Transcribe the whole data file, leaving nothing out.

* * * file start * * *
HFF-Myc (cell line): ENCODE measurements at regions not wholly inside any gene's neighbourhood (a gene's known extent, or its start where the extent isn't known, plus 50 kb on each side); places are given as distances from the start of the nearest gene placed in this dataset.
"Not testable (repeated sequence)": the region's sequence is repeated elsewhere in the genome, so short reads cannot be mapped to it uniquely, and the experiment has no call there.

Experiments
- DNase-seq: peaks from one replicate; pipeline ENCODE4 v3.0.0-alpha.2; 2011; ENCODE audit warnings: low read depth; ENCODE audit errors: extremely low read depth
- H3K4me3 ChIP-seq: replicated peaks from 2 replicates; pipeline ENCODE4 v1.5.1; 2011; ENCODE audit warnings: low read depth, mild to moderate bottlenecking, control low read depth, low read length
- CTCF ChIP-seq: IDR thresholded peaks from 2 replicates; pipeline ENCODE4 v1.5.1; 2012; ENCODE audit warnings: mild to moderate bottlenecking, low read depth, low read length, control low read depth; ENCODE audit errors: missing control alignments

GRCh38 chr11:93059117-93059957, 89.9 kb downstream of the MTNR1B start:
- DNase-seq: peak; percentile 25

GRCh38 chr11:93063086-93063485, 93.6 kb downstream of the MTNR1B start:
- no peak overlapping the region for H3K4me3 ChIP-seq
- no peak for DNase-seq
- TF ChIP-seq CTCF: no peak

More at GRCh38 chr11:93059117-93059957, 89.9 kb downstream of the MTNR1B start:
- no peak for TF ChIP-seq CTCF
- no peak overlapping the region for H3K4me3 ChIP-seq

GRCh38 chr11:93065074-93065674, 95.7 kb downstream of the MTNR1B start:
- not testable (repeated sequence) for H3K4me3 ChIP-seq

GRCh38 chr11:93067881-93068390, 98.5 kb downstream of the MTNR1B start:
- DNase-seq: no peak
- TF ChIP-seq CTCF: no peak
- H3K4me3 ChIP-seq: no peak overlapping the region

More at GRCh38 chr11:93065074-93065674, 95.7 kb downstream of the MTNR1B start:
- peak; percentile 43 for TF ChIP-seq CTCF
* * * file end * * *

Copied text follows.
HFF-Myc (cell line): ENCODE measurements at regions not wholly inside any gene's neighbourhood (a gene's known extent, or its start where the extent isn't known, plus 50 kb on each side); places are given as distances from the start of the nearest gene placed in this dataset.
"Not testable (repeated sequence)": the region's sequence is repeated elsewhere in the genome, so short reads cannot be mapped to it uniquely, and the experiment has no call there.

Experiments
- DNase-seq: peaks from one replicate; pipeline ENCODE4 v3.0.0-alpha.2; 2011; ENCODE audit warnings: low read depth; ENCODE audit errors: extremely low read depth
- H3K4me3 ChIP-seq: replicated peaks from 2 replicates; pipeline ENCODE4 v1.5.1; 2011; ENCODE audit warnings: low read depth, mild to moderate bottlenecking, control low read depth, low read length
- CTCF ChIP-seq: IDR thresholded peaks from 2 replicates; pipeline ENCODE4 v1.5.1; 2012; ENCODE audit warnings: mild to moderate bottlenecking, low read depth, low read length, control low read depth; ENCODE audit errors: missing control alignments

GRCh38 chr11:93059117-93059957, 89.9 kb downstream of the MTNR1B start:
- DNase-seq: peak; percentile 25

GRCh38 chr11:93063086-93063485, 93.6 kb downstream of the MTNR1B start:
- no peak overlapping the region for H3K4me3 ChIP-seq
- no peak for DNase-seq
- TF ChIP-seq CTCF: no peak

More at GRCh38 chr11:93059117-93059957, 89.9 kb downstream of the MTNR1B start:
- no peak for TF ChIP-seq CTCF
- no peak overlapping the region for H3K4me3 ChIP-seq

GRCh38 chr11:93065074-93065674, 95.7 kb downstream of the MTNR1B start:
- not testable (repeated sequence) for H3K4me3 ChIP-seq

GRCh38 chr11:93067881-93068390, 98.5 kb downstream of the MTNR1B start:
- DNase-seq: no peak
- TF ChIP-seq CTCF: no peak
- H3K4me3 ChIP-seq: no peak overlapping the region

More at GRCh38 chr11:93065074-93065674, 95.7 kb downstream of the MTNR1B start:
- peak; percentile 43 for TF ChIP-seq CTCF